Weeds are conventionally known as the bad plants of the garden and there is certainly a known dislike for weeding itself. If you were to track every hour spent in your garden getting rid of these ‘unwanted’ weeds, you would probably find that you do an inordinate amount of digging and pulling things out of the ground. While the first few weeks of tearing up these intruders can prove mildly satisfying, the chore soon wears thin.
A question you may then ask yourself is ‘should I remove all of the weeds in my garden?’ or perhaps ‘what weeds I should keep in my garden? Well, while weeds can be a pest as we know and can take up valuable flower space, some weeds can be good to keep growing on your patch! Here’s why:
Sure, they can ruin your beautiful display by sprouting where you don’t want them to, however, weeds can be a good indicator of the soil and environment. For example; Blind weed thrives in compact soil, whereas Chickweed is a sign of high fertility. Dandelion (a weed which we’re sure you’re all familiar with) thrives in acidic soil, Horsetail can be found where there’s damp and poorly drained soil.
If you’d like to transform your garden but it’s covered in weeds, then consider the following reasons why you should keep some weeds growing there; weeds protect your soil by covering the ground and keeping it safe from the elements, weeds fertilise and condition the soil, weeds also attract insects that are looking for habitat or nectar.
Weeds are nature’s healing remedy for sites that are in a wounded, plant less state, but weeds and gardeners have different ideas of what makes for a good garden. Armed with a better understanding of weeds and the strategies outlined here, you can prevent and keep certain weeds, giving you more time to enjoy your well-groomed garden. As mentioned above, Chickweed is a sign of high fertility! This weed will enrich the soil as it goes through its life cycle. Dandelion is another weed which we think has great benefits of remaining in your garden – not only are dandelions a natural medication for a stinging nettle sting, but they also attract ladybirds and bees.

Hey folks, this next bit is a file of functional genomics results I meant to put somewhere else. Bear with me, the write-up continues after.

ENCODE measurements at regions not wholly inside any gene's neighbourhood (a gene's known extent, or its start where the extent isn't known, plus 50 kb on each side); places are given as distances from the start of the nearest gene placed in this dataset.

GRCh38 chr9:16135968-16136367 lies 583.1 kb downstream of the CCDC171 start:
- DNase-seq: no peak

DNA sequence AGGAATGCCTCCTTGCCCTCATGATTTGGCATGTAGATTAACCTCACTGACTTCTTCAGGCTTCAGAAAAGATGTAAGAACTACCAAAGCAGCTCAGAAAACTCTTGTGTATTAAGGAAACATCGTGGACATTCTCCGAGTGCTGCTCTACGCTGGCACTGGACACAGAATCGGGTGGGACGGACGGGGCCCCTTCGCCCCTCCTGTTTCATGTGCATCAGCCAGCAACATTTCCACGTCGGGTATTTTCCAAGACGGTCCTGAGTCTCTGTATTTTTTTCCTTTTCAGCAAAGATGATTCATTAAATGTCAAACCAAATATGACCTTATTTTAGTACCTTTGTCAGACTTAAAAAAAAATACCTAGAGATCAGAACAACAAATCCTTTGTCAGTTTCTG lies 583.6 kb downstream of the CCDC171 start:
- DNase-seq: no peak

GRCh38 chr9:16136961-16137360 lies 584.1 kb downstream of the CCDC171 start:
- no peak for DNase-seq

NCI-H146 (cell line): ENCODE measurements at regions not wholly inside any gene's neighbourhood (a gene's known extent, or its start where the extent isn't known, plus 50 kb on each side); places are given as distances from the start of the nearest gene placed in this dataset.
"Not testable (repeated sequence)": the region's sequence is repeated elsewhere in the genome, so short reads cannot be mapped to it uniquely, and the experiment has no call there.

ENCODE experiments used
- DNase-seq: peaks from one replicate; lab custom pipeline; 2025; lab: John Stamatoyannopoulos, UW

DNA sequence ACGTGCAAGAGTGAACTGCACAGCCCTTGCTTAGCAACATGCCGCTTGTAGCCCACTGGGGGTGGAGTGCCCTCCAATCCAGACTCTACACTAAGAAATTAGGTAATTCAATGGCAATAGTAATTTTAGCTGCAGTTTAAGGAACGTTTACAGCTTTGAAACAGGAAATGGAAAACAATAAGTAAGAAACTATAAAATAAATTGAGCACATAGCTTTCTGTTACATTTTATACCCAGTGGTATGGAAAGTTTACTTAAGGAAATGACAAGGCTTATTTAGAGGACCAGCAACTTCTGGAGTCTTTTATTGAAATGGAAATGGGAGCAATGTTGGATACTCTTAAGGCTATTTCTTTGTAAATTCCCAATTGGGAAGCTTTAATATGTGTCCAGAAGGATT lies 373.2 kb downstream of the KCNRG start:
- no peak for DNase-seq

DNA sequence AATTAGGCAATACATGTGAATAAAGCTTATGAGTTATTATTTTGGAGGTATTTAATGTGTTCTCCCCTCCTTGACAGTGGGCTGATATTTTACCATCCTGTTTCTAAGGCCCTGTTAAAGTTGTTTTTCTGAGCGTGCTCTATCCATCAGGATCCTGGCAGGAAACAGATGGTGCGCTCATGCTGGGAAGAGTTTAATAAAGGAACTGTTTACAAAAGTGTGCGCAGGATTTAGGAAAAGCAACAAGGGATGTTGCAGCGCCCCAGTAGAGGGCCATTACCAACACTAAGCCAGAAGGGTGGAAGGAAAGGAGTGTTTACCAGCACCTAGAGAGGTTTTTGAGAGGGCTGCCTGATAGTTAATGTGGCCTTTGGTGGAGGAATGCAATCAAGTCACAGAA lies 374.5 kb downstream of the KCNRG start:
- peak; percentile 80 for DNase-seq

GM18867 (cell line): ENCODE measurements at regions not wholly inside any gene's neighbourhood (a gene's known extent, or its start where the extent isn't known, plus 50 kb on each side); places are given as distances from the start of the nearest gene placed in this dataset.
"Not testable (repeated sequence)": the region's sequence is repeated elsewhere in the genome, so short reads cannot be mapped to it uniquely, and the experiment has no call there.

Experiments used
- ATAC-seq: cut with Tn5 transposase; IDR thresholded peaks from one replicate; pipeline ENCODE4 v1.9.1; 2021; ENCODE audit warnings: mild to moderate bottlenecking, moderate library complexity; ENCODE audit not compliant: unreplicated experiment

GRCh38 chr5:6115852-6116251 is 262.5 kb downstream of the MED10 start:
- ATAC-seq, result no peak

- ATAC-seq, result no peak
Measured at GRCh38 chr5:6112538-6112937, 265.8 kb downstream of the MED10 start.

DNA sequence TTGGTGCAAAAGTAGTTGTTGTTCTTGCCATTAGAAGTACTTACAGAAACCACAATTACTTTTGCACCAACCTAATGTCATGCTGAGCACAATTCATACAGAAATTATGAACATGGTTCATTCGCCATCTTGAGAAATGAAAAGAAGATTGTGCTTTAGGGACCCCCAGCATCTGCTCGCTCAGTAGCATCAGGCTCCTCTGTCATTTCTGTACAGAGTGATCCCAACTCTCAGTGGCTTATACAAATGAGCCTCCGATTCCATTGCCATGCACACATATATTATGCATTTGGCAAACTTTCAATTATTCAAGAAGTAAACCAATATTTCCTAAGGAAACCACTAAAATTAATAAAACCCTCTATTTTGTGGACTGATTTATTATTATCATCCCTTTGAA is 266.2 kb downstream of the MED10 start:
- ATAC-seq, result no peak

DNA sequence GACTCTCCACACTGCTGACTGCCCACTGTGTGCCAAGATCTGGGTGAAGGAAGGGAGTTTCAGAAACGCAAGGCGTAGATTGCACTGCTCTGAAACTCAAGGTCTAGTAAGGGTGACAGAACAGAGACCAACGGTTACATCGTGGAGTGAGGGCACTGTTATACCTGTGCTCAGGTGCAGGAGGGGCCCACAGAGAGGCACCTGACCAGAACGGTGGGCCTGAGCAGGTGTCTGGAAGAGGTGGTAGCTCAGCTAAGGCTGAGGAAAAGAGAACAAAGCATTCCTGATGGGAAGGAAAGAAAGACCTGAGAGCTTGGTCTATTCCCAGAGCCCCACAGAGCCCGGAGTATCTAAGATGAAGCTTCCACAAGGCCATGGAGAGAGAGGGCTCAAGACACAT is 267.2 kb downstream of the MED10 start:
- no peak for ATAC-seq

We’re not suggesting that you let your garden get overrun by weeds but having a little bit extra knowledge about what these weeds are trying to tell you might help you grow the plants you really want! You can also bear in mind when preparing your garden for spring that close plant spacing chokes out emerging weeds by shading the soil between plants. You can prevent weed-friendly gaps from the get-go by designing with mass plantings or by planting closely spaced plants rather than widely scattered ones. You can usually shave off about 25 percent from the recommended spacing. If you do this in the early stages, you will prevent the bad weeds from growing in between your beautiful flower patches.
If weeding is something you don’t enjoy because of the time you waste, why not install a ColourFence to reduce the time spent maintaining your garden even further! Tick off those unwanted jobs from your list and begin doing the things that YOU want to do.
Get in touch to find out more about our low maintenance fencing.
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